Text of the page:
IMO I think FH will be around for a long time.  I could see them utilizing it for a "Deep Space" COTS program with NASA.  That is a lot more attainable and less costly than ITS.

Offline DJPledger

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Re: SpaceX Falcon Heavy Discussion (Thread 6)
« Reply #140 on: 07/22/2017 07:58 PM »
"What do we think the odds are that, doing it all over again, SpaceX would not attempt a tri-core launch vehicle?"

Very low. Shotwell is poo-pooing the market size too. At one time it probably looked safer to build upon F9 technology than to redesign completely. Probably would have to me too.

Then given SpaceX's penchant to switch direction when an approach no longer makes sense - why haven't they just given up on the heavy?

They are one Demo launch away from having the world's largest launcher by a factor of two -- and it will be born reusable (for about 90% of the vehicle cost).  Not time for the faint of heart. 

If Demo goes south and Demo2 follows, and ITSy is making good progress, they may rethink this vehicle.

I raised the decreasing justification for the FH a couple of months ago, even before ITSy was announced. In my mind the FH is going to have a very short lifespan. And with Dragon no longer going to Mars, it really seems that in hindsight it was a lot of money wasted on a concept that has been replaced by a better one before the first even saw its maiden flight.

I think the moment ITSy flies, FH is retired. Now the question just is, how long will it take to get to ITSy's first flight?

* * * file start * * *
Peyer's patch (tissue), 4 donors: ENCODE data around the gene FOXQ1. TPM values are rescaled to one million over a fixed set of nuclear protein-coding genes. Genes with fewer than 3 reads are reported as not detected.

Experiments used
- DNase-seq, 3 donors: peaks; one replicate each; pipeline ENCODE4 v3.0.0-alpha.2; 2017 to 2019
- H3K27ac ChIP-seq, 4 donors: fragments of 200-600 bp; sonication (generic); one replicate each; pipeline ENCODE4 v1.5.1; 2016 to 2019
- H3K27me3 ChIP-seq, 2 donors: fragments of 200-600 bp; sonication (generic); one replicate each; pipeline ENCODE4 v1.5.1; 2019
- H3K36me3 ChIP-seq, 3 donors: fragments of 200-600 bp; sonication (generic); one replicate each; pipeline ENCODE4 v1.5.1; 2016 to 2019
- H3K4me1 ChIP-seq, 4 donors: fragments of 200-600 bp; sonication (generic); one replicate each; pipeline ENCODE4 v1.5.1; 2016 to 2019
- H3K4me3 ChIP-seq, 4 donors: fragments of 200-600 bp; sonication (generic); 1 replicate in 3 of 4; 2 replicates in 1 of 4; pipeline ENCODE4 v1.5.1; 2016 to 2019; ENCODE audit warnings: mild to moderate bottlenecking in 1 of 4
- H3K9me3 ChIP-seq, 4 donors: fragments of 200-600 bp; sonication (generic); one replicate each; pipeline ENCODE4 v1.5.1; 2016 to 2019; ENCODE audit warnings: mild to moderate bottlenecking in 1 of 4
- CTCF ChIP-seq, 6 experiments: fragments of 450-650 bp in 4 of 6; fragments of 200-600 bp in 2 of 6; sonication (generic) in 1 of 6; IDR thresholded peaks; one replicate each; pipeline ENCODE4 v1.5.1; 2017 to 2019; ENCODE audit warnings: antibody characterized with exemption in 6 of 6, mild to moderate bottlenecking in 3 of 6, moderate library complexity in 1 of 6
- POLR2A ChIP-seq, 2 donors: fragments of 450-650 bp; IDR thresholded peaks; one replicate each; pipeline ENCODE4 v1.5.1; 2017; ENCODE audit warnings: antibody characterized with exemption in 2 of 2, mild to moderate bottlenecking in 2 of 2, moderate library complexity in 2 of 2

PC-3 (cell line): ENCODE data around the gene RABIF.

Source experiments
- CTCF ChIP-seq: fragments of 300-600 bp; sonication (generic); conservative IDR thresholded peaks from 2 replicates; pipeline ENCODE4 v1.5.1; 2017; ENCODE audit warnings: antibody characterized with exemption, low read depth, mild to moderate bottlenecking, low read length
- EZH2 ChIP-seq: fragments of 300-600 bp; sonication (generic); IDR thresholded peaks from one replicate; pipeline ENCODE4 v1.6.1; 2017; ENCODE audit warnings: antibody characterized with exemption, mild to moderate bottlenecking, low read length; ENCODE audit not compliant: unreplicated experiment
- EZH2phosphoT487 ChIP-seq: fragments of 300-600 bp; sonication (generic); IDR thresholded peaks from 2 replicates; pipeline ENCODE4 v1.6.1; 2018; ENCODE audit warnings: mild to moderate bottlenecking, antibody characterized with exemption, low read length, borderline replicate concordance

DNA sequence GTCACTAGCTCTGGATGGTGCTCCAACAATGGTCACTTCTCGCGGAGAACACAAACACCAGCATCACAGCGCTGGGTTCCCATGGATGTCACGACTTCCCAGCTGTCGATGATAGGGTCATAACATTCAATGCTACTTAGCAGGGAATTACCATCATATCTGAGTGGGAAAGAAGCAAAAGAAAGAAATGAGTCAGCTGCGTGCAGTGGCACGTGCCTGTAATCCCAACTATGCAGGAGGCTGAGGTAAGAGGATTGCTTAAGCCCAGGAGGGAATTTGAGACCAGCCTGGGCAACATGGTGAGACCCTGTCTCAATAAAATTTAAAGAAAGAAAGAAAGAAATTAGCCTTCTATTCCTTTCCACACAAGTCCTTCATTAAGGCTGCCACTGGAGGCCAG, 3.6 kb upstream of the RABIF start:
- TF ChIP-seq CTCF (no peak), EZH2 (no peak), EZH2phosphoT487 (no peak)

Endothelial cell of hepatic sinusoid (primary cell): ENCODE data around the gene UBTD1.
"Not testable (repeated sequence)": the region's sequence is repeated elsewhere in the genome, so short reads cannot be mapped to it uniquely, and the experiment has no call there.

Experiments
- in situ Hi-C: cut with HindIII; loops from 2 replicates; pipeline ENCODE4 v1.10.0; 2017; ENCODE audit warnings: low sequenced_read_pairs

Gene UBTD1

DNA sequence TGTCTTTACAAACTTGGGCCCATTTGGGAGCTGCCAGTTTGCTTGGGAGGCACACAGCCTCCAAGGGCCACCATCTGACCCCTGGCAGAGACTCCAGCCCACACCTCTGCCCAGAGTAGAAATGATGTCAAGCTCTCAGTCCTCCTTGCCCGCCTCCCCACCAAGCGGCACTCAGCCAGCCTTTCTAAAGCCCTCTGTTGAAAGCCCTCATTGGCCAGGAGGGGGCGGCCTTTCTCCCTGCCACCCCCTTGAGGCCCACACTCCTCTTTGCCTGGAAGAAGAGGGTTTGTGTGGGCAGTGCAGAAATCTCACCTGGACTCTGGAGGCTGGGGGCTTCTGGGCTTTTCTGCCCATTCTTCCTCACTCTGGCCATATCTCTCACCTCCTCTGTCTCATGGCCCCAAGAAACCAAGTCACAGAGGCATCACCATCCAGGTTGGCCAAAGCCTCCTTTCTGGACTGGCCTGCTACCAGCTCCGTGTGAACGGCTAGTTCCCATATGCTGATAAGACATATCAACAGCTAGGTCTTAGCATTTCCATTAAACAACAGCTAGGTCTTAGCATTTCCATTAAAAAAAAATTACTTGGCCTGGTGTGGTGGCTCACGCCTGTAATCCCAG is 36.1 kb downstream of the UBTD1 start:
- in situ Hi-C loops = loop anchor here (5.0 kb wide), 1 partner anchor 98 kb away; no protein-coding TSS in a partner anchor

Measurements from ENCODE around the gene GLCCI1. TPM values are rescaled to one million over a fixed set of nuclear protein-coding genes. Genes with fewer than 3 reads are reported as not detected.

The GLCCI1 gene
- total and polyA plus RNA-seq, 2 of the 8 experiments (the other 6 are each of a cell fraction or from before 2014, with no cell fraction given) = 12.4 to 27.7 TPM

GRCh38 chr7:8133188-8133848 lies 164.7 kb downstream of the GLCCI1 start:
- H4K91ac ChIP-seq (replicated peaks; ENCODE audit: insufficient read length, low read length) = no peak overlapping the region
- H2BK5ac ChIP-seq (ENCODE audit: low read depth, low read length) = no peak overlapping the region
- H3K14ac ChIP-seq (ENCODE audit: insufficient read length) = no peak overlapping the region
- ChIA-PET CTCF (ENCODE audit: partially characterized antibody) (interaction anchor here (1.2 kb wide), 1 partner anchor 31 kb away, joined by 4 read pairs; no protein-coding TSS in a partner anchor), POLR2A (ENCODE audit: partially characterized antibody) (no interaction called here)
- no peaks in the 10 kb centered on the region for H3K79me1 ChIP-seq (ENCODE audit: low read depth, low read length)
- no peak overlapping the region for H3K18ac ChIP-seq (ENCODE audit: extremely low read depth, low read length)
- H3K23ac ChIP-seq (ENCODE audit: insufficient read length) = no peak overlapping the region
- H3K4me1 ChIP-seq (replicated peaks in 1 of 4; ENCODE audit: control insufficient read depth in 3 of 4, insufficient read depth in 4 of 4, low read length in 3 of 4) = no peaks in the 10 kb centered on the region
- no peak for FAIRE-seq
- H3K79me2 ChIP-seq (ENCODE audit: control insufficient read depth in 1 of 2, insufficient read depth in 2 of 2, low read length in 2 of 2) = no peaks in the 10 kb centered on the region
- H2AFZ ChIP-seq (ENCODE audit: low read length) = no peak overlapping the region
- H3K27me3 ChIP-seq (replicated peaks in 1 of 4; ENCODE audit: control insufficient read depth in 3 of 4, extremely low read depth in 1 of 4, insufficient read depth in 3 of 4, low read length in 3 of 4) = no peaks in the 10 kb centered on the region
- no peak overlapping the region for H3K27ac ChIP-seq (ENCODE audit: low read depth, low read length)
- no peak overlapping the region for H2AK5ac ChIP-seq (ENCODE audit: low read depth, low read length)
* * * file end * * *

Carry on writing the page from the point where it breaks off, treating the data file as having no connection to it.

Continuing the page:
I fully agree with you that FH is likely to have a very short lifespan and be retired as soon as ITSy is ready. If FH maiden launch fails then I think it will be retired immediately with heavier payloads launched on expendable F9 Block 5's until ITSy is ready. FH is a dead end kludge and it will be rapidly become obsolete.

Offline AncientU

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Re: SpaceX Falcon Heavy Discussion (Thread 6)
« Reply #141 on: 07/22/2017 08:15 PM »
Dead end kluge might be a bit harsh... what if ITSy didn't or doesn't ever exist?
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Offline M.E.T.

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Re: SpaceX Falcon Heavy Discussion (Thread 6)
« Reply #142 on: 07/22/2017 08:18 PM »
Dead end kluge might be a bit harsh... what if ITSy didn't or doesn't ever exist?

Yes, FH is needed as an insurance policy in case ITSy takes longer than hoped for to develop. But it remains a bridging vehicle, which will have little justification for its existence once the Raptor based vehicle becomes operational.

Offline DJPledger

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Re: SpaceX Falcon Heavy Discussion (Thread 6)
« Reply #143 on: 07/22/2017 08:30 PM »
Dead end kluge might be a bit harsh... what if ITSy didn't or doesn't ever exist?
SpaceX should have skipped FH altogether and gone straight with ITSy. All the money burned on FH dev. should have been put towards accelerating ITSy dev. and getting ITSy launching ASAP.

Offline M.E.T.